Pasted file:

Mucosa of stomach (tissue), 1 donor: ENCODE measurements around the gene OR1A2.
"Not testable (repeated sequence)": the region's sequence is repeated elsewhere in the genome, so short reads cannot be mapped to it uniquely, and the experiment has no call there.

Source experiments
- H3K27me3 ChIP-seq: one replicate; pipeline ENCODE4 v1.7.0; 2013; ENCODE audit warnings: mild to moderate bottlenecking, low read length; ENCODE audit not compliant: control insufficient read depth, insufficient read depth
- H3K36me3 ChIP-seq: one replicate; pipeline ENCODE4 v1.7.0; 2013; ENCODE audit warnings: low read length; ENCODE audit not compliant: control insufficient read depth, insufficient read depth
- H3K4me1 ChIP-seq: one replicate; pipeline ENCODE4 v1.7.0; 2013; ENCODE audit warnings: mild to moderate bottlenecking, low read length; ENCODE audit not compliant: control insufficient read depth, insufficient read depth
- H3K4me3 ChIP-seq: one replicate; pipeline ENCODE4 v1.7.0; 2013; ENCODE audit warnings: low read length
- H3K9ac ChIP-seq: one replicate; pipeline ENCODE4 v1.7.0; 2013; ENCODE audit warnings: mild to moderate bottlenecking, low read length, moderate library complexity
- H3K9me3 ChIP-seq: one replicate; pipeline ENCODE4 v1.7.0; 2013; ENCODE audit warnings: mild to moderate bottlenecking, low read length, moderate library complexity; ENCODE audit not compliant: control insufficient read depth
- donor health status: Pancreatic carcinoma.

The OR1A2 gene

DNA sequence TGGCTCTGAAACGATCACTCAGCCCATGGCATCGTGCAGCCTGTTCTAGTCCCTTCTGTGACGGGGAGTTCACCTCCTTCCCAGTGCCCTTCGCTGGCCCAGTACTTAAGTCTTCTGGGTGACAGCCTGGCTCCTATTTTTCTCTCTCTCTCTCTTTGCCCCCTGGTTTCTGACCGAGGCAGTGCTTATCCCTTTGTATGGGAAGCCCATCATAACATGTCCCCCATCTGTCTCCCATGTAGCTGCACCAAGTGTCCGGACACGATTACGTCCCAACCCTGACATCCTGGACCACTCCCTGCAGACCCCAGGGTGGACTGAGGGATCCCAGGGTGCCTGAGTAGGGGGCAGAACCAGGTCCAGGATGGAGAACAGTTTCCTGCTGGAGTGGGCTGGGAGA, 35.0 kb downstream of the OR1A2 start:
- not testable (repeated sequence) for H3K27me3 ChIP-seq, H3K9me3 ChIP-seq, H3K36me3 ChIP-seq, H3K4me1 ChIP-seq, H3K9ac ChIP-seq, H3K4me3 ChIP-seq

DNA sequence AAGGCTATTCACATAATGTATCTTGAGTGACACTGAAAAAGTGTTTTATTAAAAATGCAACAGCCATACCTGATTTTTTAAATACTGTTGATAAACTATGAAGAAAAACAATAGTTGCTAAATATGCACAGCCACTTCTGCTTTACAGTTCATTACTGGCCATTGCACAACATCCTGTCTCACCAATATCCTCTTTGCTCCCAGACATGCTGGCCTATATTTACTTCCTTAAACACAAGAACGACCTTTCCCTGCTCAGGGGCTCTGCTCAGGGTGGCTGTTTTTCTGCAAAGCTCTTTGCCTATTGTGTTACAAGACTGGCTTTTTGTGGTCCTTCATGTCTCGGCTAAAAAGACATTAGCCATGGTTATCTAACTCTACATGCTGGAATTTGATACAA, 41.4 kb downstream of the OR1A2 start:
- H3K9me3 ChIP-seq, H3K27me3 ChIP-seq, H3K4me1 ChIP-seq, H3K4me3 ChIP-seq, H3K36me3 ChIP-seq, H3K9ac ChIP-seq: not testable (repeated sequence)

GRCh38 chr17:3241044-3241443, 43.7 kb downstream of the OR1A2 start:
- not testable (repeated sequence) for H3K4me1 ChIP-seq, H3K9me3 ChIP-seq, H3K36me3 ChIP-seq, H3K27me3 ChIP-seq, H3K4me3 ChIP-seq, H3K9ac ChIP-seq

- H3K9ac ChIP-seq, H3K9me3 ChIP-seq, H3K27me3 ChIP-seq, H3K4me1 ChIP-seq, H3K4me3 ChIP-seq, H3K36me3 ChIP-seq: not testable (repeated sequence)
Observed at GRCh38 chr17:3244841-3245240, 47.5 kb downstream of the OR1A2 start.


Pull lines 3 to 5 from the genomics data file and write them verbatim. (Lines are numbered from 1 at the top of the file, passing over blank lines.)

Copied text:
Source experiments
- H3K27me3 ChIP-seq: one replicate; pipeline ENCODE4 v1.7.0; 2013; ENCODE audit warnings: mild to moderate bottlenecking, low read length; ENCODE audit not compliant: control insufficient read depth, insufficient read depth
- H3K36me3 ChIP-seq: one replicate; pipeline ENCODE4 v1.7.0; 2013; ENCODE audit warnings: low read length; ENCODE audit not compliant: control insufficient read depth, insufficient read depth